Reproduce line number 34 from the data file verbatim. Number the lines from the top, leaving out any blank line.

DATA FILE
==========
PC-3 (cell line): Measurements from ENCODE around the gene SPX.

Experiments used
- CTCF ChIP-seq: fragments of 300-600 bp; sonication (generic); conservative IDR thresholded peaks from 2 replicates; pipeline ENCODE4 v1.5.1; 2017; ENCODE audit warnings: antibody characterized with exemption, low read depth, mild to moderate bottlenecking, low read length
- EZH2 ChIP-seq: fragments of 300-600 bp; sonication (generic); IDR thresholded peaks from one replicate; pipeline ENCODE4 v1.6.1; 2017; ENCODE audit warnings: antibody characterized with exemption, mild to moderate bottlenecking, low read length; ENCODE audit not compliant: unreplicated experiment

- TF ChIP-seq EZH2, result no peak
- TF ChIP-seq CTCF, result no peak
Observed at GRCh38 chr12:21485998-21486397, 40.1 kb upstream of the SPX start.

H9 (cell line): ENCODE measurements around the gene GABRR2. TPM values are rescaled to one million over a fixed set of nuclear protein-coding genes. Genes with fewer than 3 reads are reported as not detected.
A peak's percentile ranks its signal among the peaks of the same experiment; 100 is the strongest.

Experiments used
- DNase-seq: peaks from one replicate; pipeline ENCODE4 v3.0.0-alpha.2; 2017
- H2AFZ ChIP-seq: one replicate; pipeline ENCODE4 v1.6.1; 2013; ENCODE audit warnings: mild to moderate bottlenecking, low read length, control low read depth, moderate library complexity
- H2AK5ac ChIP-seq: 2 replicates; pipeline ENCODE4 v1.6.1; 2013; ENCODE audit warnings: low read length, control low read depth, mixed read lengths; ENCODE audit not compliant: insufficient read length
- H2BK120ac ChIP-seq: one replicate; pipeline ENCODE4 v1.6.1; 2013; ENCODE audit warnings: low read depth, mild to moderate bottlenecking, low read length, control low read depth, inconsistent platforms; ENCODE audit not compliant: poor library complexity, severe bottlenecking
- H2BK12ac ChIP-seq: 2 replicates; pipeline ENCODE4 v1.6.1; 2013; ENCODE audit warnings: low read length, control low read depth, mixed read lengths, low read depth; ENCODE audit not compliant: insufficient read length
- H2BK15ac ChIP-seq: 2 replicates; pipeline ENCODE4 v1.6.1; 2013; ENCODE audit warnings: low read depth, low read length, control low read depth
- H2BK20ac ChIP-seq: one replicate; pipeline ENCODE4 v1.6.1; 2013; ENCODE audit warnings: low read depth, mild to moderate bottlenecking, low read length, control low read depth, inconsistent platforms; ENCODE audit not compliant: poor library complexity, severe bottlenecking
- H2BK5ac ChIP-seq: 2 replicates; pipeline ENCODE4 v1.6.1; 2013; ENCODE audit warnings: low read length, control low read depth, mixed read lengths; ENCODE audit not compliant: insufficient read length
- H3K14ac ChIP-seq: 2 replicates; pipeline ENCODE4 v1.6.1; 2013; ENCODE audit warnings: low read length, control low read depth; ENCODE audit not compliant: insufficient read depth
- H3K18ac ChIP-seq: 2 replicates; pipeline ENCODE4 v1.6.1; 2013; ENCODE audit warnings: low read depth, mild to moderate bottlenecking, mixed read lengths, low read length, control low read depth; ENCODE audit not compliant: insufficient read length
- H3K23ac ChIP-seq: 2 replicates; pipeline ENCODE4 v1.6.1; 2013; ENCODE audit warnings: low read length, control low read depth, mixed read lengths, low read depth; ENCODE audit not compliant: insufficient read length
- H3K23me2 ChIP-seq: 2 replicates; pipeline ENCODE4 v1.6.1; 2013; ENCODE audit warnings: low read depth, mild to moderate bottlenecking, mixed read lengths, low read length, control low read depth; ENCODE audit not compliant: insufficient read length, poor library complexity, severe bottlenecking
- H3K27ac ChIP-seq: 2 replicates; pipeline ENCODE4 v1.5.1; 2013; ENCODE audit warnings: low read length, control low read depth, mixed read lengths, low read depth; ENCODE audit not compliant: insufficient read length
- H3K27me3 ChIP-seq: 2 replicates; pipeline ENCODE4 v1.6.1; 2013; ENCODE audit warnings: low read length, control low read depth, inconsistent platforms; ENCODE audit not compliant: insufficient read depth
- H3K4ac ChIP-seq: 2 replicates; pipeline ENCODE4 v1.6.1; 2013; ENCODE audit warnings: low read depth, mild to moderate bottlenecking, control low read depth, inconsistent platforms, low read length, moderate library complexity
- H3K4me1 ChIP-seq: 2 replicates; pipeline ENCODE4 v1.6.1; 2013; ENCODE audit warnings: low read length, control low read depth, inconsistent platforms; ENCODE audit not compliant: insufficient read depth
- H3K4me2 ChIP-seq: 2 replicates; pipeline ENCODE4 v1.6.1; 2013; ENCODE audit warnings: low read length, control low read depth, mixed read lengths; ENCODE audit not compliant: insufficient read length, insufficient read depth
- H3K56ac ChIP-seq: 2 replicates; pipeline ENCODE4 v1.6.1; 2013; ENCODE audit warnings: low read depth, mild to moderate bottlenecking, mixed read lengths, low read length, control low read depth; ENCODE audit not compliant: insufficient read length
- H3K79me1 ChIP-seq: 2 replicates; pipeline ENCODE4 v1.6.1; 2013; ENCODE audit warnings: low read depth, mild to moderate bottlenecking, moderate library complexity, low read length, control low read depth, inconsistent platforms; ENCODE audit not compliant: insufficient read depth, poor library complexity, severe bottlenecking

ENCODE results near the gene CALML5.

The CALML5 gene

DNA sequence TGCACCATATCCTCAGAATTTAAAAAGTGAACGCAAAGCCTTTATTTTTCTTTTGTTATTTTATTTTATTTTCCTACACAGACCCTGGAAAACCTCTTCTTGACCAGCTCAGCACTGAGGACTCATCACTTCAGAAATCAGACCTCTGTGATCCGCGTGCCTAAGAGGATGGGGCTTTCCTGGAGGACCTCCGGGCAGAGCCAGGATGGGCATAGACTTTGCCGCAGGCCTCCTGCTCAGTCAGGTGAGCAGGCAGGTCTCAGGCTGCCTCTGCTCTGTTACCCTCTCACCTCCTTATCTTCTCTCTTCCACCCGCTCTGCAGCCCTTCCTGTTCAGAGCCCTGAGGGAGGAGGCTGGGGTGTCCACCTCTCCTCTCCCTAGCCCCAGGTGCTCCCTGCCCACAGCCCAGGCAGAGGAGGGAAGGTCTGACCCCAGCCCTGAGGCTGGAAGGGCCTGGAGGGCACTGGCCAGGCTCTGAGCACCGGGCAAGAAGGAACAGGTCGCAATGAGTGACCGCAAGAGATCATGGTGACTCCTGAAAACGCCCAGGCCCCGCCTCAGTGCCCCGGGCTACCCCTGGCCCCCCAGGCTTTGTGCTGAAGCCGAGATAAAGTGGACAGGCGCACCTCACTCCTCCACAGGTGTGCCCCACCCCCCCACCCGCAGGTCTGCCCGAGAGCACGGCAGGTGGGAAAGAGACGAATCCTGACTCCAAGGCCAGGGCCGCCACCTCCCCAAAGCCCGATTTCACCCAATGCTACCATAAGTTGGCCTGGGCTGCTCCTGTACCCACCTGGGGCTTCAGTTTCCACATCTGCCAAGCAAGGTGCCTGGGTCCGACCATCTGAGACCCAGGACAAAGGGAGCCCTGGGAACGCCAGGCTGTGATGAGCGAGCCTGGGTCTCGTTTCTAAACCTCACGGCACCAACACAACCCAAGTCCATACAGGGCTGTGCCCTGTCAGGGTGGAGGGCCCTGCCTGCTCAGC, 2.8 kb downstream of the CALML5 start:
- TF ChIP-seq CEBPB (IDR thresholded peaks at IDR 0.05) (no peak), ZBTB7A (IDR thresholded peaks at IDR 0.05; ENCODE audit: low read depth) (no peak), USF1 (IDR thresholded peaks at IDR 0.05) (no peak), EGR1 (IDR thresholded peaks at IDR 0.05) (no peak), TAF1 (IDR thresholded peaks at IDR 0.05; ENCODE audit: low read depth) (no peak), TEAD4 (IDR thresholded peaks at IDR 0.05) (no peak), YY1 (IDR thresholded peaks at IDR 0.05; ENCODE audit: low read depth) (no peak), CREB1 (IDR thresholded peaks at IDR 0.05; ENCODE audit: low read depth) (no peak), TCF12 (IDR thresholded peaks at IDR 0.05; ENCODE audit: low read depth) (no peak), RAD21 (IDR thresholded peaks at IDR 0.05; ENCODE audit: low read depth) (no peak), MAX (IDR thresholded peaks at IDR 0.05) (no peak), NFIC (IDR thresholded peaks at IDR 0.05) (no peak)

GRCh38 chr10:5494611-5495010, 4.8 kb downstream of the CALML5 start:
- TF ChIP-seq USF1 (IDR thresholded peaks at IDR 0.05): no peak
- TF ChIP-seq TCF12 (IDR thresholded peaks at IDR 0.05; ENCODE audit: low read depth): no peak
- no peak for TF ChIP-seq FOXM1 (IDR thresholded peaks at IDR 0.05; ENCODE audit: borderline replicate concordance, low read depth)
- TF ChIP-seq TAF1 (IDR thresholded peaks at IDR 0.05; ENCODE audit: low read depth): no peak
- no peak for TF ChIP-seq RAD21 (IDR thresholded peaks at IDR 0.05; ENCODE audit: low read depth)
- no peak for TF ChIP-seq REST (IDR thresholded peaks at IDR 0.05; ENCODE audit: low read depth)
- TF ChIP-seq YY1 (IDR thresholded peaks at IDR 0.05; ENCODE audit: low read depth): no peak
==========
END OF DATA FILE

GRCh38 chr10:5494611-5495010, 4.8 kb downstream of the CALML5 start: